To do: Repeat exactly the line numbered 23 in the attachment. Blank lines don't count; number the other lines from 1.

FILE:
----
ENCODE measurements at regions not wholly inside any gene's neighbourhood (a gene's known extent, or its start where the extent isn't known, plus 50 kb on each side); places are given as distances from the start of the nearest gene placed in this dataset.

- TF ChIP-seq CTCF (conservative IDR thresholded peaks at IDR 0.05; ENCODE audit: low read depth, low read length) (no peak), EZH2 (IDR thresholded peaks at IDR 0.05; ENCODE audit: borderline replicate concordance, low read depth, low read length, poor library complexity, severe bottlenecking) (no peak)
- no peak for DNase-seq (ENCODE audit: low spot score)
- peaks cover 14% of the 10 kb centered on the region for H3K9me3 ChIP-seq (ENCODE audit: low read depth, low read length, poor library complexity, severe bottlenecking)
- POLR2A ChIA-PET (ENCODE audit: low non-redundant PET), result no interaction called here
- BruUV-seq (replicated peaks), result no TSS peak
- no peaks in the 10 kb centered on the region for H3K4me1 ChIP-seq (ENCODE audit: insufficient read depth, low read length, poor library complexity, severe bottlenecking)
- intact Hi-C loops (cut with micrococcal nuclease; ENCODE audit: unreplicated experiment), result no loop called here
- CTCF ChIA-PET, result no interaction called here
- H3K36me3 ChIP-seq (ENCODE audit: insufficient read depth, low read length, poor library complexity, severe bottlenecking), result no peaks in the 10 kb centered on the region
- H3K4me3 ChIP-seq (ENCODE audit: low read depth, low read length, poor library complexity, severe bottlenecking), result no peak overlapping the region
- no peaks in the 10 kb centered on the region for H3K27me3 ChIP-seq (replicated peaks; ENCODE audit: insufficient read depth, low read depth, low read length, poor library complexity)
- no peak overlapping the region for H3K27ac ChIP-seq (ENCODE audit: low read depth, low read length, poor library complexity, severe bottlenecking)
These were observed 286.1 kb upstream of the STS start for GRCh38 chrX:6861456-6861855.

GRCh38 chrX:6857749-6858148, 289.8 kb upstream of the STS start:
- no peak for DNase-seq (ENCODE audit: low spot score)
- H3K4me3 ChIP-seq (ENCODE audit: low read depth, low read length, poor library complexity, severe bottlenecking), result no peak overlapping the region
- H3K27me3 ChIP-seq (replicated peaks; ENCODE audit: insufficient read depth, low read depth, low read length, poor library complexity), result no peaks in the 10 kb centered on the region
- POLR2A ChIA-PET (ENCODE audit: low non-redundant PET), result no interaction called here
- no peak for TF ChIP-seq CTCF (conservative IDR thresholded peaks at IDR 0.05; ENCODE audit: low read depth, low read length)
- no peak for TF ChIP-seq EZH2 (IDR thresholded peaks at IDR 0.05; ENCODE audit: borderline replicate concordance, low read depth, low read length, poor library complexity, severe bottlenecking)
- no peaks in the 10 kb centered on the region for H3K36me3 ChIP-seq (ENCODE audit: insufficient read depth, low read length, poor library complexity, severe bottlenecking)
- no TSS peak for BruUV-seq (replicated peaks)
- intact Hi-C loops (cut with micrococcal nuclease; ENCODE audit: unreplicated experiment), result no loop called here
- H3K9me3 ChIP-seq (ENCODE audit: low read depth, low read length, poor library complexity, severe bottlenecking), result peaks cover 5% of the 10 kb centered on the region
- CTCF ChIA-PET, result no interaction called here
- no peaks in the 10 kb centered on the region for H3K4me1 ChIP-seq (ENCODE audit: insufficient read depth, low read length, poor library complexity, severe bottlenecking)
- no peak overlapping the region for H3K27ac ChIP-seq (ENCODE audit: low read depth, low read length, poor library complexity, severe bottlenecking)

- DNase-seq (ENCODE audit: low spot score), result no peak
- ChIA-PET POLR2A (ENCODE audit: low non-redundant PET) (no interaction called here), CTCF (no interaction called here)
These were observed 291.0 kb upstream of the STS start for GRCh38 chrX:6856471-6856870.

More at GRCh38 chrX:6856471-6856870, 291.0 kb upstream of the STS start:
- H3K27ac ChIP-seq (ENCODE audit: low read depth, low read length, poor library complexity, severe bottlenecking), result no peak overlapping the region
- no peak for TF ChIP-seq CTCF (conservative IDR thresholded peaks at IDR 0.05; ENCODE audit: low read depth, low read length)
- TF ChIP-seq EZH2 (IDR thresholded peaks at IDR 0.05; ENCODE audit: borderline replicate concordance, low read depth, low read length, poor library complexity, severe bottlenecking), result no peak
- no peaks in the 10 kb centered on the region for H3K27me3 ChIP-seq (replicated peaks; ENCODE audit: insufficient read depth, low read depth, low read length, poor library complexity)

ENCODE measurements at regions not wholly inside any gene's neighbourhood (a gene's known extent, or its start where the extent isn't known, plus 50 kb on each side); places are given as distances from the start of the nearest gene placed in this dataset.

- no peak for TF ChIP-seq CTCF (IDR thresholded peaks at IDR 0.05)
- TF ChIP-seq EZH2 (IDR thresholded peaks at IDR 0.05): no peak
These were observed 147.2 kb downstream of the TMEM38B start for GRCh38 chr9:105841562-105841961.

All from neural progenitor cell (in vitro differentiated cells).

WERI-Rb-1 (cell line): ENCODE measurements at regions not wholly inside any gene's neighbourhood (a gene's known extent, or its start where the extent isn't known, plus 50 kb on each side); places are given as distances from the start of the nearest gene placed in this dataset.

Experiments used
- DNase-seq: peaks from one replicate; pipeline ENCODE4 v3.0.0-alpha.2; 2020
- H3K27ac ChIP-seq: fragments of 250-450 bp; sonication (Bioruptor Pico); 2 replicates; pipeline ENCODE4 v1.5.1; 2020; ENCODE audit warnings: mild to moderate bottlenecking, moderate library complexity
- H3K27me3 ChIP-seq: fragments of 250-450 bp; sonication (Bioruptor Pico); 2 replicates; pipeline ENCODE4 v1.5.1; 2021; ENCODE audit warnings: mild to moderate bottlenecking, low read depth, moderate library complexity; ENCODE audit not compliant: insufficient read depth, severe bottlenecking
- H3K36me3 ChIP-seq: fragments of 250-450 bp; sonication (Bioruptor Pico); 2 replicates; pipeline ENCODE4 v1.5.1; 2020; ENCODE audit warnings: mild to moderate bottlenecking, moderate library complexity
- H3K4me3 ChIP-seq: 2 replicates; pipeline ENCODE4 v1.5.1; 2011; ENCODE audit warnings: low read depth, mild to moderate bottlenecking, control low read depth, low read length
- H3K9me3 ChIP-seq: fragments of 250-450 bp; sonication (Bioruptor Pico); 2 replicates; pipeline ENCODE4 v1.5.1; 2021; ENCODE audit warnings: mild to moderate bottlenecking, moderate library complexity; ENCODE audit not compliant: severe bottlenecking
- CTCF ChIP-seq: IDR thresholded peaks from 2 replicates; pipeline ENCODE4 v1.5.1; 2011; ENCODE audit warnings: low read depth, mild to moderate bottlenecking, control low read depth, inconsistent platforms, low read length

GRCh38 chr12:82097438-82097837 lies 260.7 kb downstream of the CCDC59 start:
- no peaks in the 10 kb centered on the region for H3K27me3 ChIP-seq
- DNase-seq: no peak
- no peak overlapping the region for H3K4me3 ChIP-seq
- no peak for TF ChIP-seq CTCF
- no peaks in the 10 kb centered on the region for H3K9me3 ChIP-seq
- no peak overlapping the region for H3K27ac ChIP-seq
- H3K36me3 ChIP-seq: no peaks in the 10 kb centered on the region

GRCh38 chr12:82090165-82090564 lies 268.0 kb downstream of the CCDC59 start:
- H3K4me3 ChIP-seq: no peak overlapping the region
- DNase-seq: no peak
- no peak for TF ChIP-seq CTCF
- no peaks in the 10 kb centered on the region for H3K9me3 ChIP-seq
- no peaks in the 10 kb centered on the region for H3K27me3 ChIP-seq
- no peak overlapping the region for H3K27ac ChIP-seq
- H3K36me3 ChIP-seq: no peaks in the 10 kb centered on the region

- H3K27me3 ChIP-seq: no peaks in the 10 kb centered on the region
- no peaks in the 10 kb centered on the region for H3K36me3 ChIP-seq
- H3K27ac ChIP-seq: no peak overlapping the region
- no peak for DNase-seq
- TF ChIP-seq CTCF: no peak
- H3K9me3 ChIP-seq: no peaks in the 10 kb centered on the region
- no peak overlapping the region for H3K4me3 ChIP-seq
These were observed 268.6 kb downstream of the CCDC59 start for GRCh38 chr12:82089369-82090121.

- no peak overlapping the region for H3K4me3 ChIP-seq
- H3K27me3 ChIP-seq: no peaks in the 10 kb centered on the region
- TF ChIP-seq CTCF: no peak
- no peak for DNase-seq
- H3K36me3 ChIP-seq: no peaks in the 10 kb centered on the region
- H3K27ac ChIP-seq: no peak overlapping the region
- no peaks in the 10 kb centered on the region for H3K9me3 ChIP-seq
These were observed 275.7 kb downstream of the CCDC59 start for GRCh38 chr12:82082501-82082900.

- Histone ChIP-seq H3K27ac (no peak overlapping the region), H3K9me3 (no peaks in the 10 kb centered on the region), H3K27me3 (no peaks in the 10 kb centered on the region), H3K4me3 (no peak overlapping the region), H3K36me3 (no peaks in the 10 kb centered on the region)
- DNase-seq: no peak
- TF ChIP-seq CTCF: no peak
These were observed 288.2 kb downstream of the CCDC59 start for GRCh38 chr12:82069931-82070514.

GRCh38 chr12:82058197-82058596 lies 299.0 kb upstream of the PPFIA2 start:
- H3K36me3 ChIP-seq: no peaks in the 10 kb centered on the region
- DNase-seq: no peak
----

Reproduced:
- no TSS peak for BruUV-seq (replicated peaks)